Business owners from around the world are trying sell just about everything imaginable on the internet. With so much competition, it’s little wonder why retailers turn to PPC ads on Google to help them reach consumers. Normally, Google is more than happy to help marketers sell their wares, but there are certain products that Google can’t or won’t allow on their ad network. Recent changes to the Google Adwords policy have increased the number of products non grata. This article will discuss the newest changes to Google AdWords banned products lists and what these changes mean for marketers.
The justification for banning certain products is simple. As Google has already learned the hard way, regulators may hold an advertising network culpable for damages caused by products sold on their network. This is especially true for Google because deep pockets make convenient targets for regulators who want to send a message. Earlier this year, Google was fined millions for illegal online pharmacy ads. This, in part, led to these changes to AdWords as we discussed briefly in a previous article.
The largest change came for retailers who sell weapons. Obviously, you can’t place an ad for weapons of mass destruction or for illegal products. But the policy goes beyond that. In broad terms, Google describes it’s Dangerous Weapons policy by saying: “We want to help keep people safe both online and offline, so we don’t allow the promotion of some products or services that cause damage, harm, or injury.” However, the AdWords policy for “dangerous weapons” has been changed to include a lot of new items.
The changes added several new product categories to the list of banned items in the dangerous weapons section and new stipulations were added categories that were already included (such as dangerous knives). According to the new rules, anything that makes a knife a better combat tool is forbidden. This prohibits assisted opening devices, like switchblades, or things that disguise a blade, like cane swords. Even things like grips come into play as tactical knives, fighting knives, and military knives are also banned.
Ads for guns are banned, but this includes a lot of things that many may not consider true guns. Google prohibits ads for “Functional devices that appear to discharge a projectile at high velocity, whether for sport, self-defense, or combat .(Note that we err on the side of caution and apply this policy to sporting or recreational guns that can cause serious harm if misused, or that appear to be real guns.)” This means airsoft guns, bb guns, paintball guns, and other kinds of toy guns can no longer be sold through Google Ads.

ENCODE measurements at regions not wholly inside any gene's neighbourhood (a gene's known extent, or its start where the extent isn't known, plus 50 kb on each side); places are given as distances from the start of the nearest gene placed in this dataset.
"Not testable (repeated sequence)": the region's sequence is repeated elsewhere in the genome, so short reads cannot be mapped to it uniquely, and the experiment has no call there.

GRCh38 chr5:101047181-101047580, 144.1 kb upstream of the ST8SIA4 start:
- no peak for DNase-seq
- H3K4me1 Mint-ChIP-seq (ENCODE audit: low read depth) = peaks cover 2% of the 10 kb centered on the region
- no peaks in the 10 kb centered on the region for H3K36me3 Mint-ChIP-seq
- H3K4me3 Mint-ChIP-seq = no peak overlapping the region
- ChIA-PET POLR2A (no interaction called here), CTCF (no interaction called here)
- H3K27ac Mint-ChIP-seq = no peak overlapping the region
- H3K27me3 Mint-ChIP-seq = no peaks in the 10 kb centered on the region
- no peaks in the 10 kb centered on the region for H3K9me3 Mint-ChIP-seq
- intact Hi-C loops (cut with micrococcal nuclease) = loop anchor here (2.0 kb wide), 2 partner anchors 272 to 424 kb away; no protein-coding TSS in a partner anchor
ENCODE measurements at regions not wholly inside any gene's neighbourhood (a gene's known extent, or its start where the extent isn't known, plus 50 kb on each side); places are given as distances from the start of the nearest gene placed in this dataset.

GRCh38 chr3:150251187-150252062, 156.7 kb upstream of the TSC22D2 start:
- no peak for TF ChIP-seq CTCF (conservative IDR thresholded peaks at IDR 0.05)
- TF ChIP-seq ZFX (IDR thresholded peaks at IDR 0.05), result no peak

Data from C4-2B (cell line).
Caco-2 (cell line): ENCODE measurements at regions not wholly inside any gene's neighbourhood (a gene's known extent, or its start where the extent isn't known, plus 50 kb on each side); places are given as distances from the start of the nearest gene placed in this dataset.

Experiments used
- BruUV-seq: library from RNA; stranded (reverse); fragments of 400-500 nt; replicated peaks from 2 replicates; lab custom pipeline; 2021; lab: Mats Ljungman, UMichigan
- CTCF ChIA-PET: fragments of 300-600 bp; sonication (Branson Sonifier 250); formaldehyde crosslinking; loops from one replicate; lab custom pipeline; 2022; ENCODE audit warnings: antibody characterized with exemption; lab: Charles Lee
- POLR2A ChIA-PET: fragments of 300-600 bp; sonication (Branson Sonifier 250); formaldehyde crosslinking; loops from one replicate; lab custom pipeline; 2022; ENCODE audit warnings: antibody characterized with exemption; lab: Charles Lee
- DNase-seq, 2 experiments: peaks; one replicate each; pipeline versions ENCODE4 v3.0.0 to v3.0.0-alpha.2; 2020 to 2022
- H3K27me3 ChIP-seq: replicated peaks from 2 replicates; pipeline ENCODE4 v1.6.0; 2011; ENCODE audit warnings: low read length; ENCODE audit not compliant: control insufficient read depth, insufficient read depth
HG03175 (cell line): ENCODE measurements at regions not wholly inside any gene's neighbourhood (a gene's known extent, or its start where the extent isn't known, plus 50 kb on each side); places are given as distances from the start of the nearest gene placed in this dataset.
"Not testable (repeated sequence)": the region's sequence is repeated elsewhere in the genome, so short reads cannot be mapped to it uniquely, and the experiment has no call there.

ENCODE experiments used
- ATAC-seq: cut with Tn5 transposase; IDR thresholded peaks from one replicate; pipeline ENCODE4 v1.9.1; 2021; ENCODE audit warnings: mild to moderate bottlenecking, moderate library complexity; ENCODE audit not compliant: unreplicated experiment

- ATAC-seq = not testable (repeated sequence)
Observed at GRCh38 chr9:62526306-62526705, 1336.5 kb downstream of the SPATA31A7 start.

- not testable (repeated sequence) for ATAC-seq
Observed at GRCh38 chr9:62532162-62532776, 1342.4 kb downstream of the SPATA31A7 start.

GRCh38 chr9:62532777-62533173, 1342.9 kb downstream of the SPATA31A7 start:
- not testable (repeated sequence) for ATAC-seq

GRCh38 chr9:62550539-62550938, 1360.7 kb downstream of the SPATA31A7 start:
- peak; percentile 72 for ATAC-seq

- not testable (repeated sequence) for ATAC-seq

Most advertisers will not have to change their ads or the content of their landing pages in order to comply with the policy changes. But Google suggests that further changes may be in the works and that advertisers may want to be proactive in deciding what ads they use.
“Almost all advertisers who comply with our current policies will also comply with the new policies,” wrote the company in a statement announcing the upcoming changes. “However, over the coming months, you should spend some time getting to know the new policies and thinking about whether you need to make changes. For example, we’ll be introducing some new restrictions relating to weapons, tobacco, and fireworks that will be reflected in our new Dangerous Products & Services policy.”
For good or ill, Google has a spotty record when it comes to enforcing their AdWords policies. This is understandable because the company is running millions (if not billions) of ads each day, and there are limits to what algorithm-based screening can detect. However, some critics note that Google seems to be more lenient with large brands like Walmart than it is to everyday consumers. It’s impossible to know whether or not this allegation is true, but regardless of the causes of lapses in AdWords policy enforcement, marketers shouldn’t try to sneak violating ads past Google.
The consequences for violating these policy follows a three-tier punishment system. The first few violations will simply lead to the offending ad not being approved or taken down if it was already running. The next level of escalation would be to disable all ads from the website until the issues were addressed. And an entire AdWords account can be suspended. This final step can be devastating for a business owner or marketer who uses one account to manage multiple sites. If one offending site leads to the entire AdWords account being suspended, then none of the sites will have their ads shown. So changes to the AdWords policy aren’t something to be taken lightly.
Marketers and business owners should take the time to review the new AdWords policy and ensure their site is in compliance. No matter how much trouble this may be, it’s infinitely better than seeing traffic and sales revenue plummet from having a site or AdWords account disabled. Marketers should also be on the lookout for further changes to AdWords. This is certainly not the final change to be made to the policy, and Google’s statement suggests the changes may come sooner than later.
To learn about something positive Google AdWords is doing, read this article about the new AdWords Express mobile app.